SigMT Vol12 Iss 4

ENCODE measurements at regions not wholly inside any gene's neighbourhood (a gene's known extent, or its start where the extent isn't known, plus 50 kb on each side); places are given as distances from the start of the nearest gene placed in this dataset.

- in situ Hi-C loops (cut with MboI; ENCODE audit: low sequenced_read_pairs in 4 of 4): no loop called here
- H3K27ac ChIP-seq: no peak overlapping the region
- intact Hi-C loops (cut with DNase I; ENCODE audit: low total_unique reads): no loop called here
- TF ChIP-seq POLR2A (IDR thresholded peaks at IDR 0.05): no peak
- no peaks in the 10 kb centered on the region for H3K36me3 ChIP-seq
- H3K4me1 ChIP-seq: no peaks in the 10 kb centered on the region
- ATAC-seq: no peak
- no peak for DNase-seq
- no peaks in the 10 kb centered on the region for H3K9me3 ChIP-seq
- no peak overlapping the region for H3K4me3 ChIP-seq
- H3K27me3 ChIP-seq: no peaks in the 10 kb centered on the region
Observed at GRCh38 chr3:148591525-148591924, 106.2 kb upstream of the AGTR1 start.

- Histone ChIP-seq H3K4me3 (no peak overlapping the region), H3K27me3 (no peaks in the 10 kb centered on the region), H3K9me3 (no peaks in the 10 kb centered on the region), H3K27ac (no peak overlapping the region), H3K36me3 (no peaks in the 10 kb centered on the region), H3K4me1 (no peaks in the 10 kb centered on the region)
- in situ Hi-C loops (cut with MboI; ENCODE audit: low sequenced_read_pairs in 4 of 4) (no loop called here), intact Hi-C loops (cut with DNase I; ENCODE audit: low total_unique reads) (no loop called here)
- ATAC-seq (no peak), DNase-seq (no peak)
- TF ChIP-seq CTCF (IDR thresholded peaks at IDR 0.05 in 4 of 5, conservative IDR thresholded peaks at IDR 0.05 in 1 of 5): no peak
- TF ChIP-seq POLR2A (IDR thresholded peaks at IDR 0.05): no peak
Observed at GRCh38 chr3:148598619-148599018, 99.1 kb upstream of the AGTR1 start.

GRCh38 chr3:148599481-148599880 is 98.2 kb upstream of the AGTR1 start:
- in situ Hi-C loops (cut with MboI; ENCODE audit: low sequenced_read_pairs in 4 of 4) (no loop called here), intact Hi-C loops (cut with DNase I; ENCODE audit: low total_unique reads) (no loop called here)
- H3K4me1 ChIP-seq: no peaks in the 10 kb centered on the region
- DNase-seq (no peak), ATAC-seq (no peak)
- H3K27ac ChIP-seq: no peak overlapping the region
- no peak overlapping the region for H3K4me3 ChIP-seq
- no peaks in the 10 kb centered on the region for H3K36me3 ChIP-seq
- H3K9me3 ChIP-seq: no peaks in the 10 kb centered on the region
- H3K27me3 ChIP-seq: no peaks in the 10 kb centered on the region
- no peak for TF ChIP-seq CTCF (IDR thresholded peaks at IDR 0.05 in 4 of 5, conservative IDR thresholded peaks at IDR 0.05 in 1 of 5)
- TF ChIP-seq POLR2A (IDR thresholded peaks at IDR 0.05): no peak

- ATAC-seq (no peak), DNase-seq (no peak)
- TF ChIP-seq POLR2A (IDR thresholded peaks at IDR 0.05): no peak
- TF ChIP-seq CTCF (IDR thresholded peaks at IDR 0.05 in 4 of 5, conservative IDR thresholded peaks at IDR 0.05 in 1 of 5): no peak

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SiG MT 10 FROM THE EDITOR Hayley Lenington-Leray wasn't born when George Herbert Walker Bush was president, but I remember him gracing the pages of my history books throughout my high school years. Some things that stand out to me, all politics aside, were his deep seeded faith, love of family and compassion for people. His words were not rhetorical utterances, but rather words that lead through his own example. Prior to his presidential victory, he delivered what became known as his "thousand points of light" acceptance speech at the 1988 GOP National Convention in New Orleans. He spoke highly of America's volunteer organizations, referring to them as "a brilliant diversity spread like stars, like a thousand points of light in a broad and peaceful sky." He was calling upon Americans to bring back a sense of community by serving others, finding the good in everyone and doing our part in making our country and our world, a better place. I'm fortunate to have gone to schools that encourage and require community volunteer hours. I didn't understand the reasoning when I was younger, but as I prepare to graduate high school, I'm beginning to make sense of and value the opportunities volunteering has presented. I used to think high school was about getting good grades and making the varsity team in whichever sport I was playing, but it's far more than that. It's about preparing for the future and understanding what "the real world" has in store. It's seeing the faces of the elderly light up when you walk into the room to help share in their "senior" prom. It's about giving of oneself and asking nothing in return. It's about social interaction at a higher level and the social and economic lessons learned outside of a school's protected environment. It's about opening our eyes to social indifferences and seeing those who are suffering and showing them respect and honoring their dignity. It's about being dependable and developing a work ethic that is desirable to future employers. But, perhaps most importantly, it's about helping those less fortunate, extending grace and being grateful for what we have. ere are arguments for and against public schools requiring volunteer hours. I believe my experience in volunteering has helped to better understand what it means to be a good citizen, because without community service, everyone's quality of life suffers. If you instill this in students at a young age, you are igniting a flame that provides light in that "broad and peaceful sky" for others to follow. My hope is for our community leaders to look to Great Falls Central as a role model and encourage our public schools to make it a requirement as well. It's overwhelming to think about, but the reality is unless we ask more from our youth and engage them early on, we risk the ability to mold good and informed citizens that in turn build stronger communities. I oen hear my parents reminiscing about the past, recalling memories of fall suppers and community gatherings and days that seemed a bit easier. While I love the trips down memory lane, I look to the future with skepticism and fear. I see a world ruled by technology and rather than connecting community members, as it was originally intended, I see it as a mechanism for isolation and social destruction. Social media is causing My husband and I were recently invited to lunch by a local non-profit organization where our daughter was giving a speech for a scholarship they were offering. e question she was to expand on focused on President George H. W. Bush's statement, "We are a nation of communities…a brilliant diversity spread like stars, like a thousand points of light in a broad and peaceful sky." How do you intend to serve as an example, now and in the future, of a responsible American citizen?" We were expecting the typical graduating senior "speech of accomplishments and awards" and how they have molded her into a good citizen now and for the future, but what we heard took us both by surprise. I am sharing it because it might encourage all of us to, as she writes, "rekindle the spirit of serving others." I e Speech

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